Getting ready for a trip to Africa takes planning and preparation. Two of the most important things to consider: 1) getting your required visas, and 2) getting the necessary vaccines and malaria prevention medication.
Here’s a little video of our experience with those two. Read on for more about getting visas and vaccines for foreign travel.
We tried to have fun with the process, but give yourself time… We didn’t leave much, which meant having to pay additional fees to expedite the process. First our passports went to Washington, D.C. to the Tanzanian embassy. Luckily there is a Kenyan consulate in Los Angeles, so we were able to take care of that visa in just a couple of days.
In cities that don’t have consulates and embassies, get your visas early. Most are good for up to six months, so as soon as you have as your travel dates, get the process started. A simple google search with the country you plan to visit and “visa application” should pull up all the links you need. Sometimes it’s worth an old-fashioned phone call, however, if you have questions or concerns. Every country and its policies are different so do your research and plan ahead.
We can jump out of planes, rappel down mine shafts, and leap off high cliffs into raging seas no problem. But when it comes to shots and needles, let’s just say that’s when our wimpy side comes out. A great resource for vaccines and travel medications is Passport Health, which has locations around the country. Travel is their specialty and in places with diseases like malaria and yellow fever, you don’t want to mess around. Bring your vaccine history with you so you don’t get something you don’t need. If you’re unsure, better to err on the side of caution, although don’t overdo it and be sure to do some kind of detox or cleanse afterwards, as many vaccines contain metals and preservatives that can cause havoc on your system over time.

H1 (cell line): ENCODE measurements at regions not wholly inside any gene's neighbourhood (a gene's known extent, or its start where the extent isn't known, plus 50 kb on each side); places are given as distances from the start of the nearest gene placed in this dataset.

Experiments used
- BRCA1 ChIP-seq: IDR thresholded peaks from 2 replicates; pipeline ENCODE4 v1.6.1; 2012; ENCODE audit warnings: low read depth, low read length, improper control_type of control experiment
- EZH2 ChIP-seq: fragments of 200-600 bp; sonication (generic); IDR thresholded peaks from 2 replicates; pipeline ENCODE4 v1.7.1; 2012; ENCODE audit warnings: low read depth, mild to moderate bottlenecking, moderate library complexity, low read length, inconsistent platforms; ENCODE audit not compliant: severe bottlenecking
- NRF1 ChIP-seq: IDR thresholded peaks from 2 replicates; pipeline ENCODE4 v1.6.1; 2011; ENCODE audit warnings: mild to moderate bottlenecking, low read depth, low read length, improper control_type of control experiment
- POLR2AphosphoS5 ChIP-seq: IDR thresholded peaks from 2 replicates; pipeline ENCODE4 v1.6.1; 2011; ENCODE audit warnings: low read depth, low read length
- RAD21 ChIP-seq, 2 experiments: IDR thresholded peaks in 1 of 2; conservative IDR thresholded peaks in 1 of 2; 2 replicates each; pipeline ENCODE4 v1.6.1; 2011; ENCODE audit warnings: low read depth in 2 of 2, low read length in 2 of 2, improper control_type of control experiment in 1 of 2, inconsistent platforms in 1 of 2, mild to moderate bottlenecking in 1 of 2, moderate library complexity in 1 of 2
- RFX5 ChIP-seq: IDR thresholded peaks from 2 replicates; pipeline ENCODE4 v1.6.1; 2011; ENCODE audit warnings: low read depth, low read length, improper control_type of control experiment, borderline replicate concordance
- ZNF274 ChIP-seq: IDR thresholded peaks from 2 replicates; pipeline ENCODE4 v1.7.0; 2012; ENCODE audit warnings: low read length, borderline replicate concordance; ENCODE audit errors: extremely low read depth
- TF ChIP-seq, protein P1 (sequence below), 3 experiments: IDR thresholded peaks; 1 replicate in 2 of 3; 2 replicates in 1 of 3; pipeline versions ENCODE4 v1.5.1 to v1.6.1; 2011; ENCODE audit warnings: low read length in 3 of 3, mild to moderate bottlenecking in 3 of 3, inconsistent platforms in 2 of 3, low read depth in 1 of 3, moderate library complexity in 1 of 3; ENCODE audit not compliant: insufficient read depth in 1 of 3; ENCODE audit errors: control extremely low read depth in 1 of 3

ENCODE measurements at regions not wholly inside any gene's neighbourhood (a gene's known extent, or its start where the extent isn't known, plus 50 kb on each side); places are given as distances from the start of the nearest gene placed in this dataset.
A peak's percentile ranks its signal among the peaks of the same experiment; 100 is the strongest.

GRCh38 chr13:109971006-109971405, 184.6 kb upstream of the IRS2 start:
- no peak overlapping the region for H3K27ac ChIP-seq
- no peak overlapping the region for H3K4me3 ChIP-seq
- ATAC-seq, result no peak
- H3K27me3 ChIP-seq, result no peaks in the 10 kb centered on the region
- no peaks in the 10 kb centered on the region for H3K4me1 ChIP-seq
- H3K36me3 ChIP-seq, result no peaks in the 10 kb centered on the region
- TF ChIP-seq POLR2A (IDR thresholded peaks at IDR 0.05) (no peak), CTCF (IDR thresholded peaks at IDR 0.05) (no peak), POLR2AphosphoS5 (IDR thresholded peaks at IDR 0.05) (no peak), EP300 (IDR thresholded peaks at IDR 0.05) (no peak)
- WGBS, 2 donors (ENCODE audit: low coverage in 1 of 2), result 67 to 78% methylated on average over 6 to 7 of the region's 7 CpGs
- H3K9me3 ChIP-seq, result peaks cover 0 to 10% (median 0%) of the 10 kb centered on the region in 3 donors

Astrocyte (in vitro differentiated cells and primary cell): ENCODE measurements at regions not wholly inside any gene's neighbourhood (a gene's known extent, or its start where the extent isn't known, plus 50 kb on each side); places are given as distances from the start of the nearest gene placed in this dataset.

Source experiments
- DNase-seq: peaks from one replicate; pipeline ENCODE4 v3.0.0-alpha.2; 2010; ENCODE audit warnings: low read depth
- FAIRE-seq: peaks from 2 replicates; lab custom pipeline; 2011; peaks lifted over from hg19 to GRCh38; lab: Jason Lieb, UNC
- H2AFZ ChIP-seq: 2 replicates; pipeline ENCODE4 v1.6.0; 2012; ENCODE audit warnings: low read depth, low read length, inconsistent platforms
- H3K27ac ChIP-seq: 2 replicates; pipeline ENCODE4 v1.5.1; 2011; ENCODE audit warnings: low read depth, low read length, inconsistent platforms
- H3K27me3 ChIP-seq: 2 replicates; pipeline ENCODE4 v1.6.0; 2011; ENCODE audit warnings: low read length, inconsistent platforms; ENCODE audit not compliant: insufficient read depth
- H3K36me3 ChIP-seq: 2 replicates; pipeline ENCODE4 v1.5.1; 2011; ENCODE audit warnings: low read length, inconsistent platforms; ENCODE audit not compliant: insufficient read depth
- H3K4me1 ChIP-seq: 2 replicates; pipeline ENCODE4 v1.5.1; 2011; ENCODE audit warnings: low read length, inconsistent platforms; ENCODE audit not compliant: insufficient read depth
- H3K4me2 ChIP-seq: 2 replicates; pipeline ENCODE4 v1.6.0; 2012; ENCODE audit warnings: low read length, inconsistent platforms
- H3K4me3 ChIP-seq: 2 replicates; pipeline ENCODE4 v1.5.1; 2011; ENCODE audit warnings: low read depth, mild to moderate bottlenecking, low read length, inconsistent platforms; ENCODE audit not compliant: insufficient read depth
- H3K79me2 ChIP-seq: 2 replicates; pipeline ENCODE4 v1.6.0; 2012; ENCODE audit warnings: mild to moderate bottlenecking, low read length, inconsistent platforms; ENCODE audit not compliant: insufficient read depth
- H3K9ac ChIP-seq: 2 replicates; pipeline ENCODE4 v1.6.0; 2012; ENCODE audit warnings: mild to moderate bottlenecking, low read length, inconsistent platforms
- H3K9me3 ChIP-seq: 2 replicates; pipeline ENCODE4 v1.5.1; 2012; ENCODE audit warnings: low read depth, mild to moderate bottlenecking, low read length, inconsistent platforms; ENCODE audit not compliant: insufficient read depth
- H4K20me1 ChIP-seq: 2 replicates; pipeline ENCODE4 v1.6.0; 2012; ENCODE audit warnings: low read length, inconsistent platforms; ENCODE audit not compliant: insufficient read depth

Note: a lot of people fear malaria meds and for good reason – some have been known to cause hallucinations. Because one of us (Lindsay) had a bad experience with one such medication when she went to the Amazon, we both chose to take doxycycline instead of malarone. The drawback is that you have to take it for an entire month after you return. While it wasn’t as bad as the first time with malaria prevention, we’re not going to lie – these meds are harsh and no matter what kind you take, you’re probably going to feel a little woozy in the first few days.
Our best advice – drink lots of water, avoid alcohol for a few days (or limit it), and just power through. So what if you lose your breakfast on safari next to a pool filled with hippos? It happens! As our fabulous safari guide Vicky said as we both struggled through day one of our safari, “malaria meds – happens to everyone; hakuna matata.”
It’s all worth it. Trust us. Visiting East Africa was one of the most incredible, epic journeys we’ve taken. Stay tuned for more on that trip in the coming weeks…